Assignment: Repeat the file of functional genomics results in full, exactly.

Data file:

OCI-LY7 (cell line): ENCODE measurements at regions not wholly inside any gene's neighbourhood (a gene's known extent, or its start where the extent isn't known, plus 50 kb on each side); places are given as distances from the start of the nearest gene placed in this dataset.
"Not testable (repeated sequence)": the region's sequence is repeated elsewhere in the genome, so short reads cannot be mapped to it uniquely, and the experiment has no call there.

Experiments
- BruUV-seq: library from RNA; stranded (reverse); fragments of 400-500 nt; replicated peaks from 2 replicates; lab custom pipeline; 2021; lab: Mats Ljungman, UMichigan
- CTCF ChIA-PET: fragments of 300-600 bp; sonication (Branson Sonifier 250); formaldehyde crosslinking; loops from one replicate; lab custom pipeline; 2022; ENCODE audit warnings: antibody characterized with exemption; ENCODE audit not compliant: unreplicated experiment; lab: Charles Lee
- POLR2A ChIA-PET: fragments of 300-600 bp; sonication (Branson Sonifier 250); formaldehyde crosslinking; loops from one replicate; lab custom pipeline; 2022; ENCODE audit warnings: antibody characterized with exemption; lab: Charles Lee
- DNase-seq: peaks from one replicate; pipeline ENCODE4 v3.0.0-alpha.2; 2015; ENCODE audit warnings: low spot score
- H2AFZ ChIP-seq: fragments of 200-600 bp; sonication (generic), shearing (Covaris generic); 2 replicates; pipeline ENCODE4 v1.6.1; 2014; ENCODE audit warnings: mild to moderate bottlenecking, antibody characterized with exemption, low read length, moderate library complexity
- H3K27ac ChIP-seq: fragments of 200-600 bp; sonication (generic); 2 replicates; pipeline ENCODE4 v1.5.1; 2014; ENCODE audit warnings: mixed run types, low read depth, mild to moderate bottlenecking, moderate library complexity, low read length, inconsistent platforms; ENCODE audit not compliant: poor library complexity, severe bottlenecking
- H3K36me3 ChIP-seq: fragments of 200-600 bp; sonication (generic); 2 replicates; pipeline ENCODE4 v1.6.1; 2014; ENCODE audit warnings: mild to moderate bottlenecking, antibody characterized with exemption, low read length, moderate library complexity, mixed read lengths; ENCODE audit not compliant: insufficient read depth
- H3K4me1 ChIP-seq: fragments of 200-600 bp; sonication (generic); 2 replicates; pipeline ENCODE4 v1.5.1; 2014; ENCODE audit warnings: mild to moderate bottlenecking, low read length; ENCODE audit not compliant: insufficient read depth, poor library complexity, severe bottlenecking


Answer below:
OCI-LY7 (cell line): ENCODE measurements at regions not wholly inside any gene's neighbourhood (a gene's known extent, or its start where the extent isn't known, plus 50 kb on each side); places are given as distances from the start of the nearest gene placed in this dataset.
"Not testable (repeated sequence)": the region's sequence is repeated elsewhere in the genome, so short reads cannot be mapped to it uniquely, and the experiment has no call there.

Experiments
- BruUV-seq: library from RNA; stranded (reverse); fragments of 400-500 nt; replicated peaks from 2 replicates; lab custom pipeline; 2021; lab: Mats Ljungman, UMichigan
- CTCF ChIA-PET: fragments of 300-600 bp; sonication (Branson Sonifier 250); formaldehyde crosslinking; loops from one replicate; lab custom pipeline; 2022; ENCODE audit warnings: antibody characterized with exemption; ENCODE audit not compliant: unreplicated experiment; lab: Charles Lee
- POLR2A ChIA-PET: fragments of 300-600 bp; sonication (Branson Sonifier 250); formaldehyde crosslinking; loops from one replicate; lab custom pipeline; 2022; ENCODE audit warnings: antibody characterized with exemption; lab: Charles Lee
- DNase-seq: peaks from one replicate; pipeline ENCODE4 v3.0.0-alpha.2; 2015; ENCODE audit warnings: low spot score
- H2AFZ ChIP-seq: fragments of 200-600 bp; sonication (generic), shearing (Covaris generic); 2 replicates; pipeline ENCODE4 v1.6.1; 2014; ENCODE audit warnings: mild to moderate bottlenecking, antibody characterized with exemption, low read length, moderate library complexity
- H3K27ac ChIP-seq: fragments of 200-600 bp; sonication (generic); 2 replicates; pipeline ENCODE4 v1.5.1; 2014; ENCODE audit warnings: mixed run types, low read depth, mild to moderate bottlenecking, moderate library complexity, low read length, inconsistent platforms; ENCODE audit not compliant: poor library complexity, severe bottlenecking
- H3K36me3 ChIP-seq: fragments of 200-600 bp; sonication (generic); 2 replicates; pipeline ENCODE4 v1.6.1; 2014; ENCODE audit warnings: mild to moderate bottlenecking, antibody characterized with exemption, low read length, moderate library complexity, mixed read lengths; ENCODE audit not compliant: insufficient read depth
- H3K4me1 ChIP-seq: fragments of 200-600 bp; sonication (generic); 2 replicates; pipeline ENCODE4 v1.5.1; 2014; ENCODE audit warnings: mild to moderate bottlenecking, low read length; ENCODE audit not compliant: insufficient read depth, poor library complexity, severe bottlenecking